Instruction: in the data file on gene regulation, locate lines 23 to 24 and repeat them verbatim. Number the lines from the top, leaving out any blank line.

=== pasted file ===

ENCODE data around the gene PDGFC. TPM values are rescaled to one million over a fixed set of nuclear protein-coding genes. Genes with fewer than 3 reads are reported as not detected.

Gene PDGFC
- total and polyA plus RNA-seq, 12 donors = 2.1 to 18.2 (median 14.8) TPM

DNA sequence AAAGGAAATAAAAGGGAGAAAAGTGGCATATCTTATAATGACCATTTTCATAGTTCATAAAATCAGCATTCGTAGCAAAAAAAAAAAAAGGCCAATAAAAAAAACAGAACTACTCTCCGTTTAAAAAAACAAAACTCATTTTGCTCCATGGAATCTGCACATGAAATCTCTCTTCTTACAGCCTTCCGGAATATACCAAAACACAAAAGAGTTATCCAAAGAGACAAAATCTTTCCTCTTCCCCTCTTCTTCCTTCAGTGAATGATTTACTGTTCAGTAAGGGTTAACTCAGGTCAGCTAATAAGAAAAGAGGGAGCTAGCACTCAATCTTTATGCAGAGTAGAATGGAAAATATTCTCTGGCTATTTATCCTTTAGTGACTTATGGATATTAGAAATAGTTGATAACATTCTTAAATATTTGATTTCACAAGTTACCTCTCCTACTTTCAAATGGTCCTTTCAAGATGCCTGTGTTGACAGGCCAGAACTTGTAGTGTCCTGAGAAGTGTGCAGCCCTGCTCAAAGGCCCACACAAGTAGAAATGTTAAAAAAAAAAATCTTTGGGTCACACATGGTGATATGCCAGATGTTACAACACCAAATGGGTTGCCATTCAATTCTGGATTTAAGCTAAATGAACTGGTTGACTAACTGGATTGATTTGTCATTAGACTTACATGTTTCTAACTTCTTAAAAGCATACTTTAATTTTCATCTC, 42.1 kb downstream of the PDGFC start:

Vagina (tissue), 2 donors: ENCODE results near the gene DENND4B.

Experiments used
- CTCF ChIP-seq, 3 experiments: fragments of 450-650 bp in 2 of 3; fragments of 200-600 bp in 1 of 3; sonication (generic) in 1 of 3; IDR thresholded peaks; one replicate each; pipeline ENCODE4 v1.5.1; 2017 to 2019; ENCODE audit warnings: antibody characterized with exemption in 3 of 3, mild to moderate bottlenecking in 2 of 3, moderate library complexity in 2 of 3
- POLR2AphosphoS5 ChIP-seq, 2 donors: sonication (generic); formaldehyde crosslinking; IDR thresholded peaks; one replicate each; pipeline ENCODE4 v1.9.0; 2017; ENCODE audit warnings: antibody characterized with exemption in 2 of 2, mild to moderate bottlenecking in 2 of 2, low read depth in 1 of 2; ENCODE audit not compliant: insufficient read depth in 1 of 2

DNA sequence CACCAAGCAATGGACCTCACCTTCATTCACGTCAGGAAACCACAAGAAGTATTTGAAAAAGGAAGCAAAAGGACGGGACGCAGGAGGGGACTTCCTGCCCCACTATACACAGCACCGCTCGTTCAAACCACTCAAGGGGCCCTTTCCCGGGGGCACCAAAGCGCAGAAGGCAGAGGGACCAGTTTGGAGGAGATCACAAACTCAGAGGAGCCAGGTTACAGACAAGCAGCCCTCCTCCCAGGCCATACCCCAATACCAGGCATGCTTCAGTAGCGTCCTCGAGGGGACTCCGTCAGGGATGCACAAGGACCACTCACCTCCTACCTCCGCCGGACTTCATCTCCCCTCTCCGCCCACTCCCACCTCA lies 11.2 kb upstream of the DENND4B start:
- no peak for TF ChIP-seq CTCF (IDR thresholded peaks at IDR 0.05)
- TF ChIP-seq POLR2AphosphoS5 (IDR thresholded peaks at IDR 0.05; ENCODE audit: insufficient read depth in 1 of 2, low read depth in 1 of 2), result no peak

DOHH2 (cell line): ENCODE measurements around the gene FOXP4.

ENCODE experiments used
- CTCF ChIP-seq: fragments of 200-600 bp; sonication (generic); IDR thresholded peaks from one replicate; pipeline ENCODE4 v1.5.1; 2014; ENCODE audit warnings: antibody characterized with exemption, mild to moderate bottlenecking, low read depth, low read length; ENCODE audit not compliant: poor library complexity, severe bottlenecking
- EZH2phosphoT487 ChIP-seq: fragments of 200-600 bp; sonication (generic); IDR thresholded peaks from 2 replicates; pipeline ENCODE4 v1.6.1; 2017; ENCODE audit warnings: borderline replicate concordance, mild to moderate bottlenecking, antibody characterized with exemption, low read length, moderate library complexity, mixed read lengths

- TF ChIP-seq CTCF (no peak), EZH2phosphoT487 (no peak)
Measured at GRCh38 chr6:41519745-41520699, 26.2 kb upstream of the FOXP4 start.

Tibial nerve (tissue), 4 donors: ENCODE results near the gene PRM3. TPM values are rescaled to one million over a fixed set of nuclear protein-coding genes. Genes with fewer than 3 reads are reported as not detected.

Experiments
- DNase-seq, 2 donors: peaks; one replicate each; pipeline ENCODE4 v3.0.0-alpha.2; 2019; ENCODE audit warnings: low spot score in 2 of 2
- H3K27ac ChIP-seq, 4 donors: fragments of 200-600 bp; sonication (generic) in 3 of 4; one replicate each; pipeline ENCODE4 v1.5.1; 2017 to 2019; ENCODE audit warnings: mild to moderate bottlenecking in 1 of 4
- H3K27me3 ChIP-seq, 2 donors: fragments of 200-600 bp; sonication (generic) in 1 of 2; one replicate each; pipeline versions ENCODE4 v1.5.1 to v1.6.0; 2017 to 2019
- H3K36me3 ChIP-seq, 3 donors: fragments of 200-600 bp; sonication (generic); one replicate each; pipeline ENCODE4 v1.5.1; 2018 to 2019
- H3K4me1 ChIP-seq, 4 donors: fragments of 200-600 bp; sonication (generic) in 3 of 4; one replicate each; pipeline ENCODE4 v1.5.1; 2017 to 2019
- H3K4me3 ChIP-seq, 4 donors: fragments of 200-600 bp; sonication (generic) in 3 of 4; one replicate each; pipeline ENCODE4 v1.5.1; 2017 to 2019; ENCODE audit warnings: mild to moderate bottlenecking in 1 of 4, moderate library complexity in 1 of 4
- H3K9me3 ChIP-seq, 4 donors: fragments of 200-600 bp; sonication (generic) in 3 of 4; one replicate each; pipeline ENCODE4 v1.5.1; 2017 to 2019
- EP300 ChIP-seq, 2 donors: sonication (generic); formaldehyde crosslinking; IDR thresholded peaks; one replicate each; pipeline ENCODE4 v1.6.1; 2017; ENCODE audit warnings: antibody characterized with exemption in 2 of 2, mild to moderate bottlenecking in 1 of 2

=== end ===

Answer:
- H3K36me3 ChIP-seq, 3 donors: fragments of 200-600 bp; sonication (generic); one replicate each; pipeline ENCODE4 v1.5.1; 2018 to 2019
- H3K4me1 ChIP-seq, 4 donors: fragments of 200-600 bp; sonication (generic) in 3 of 4; one replicate each; pipeline ENCODE4 v1.5.1; 2017 to 2019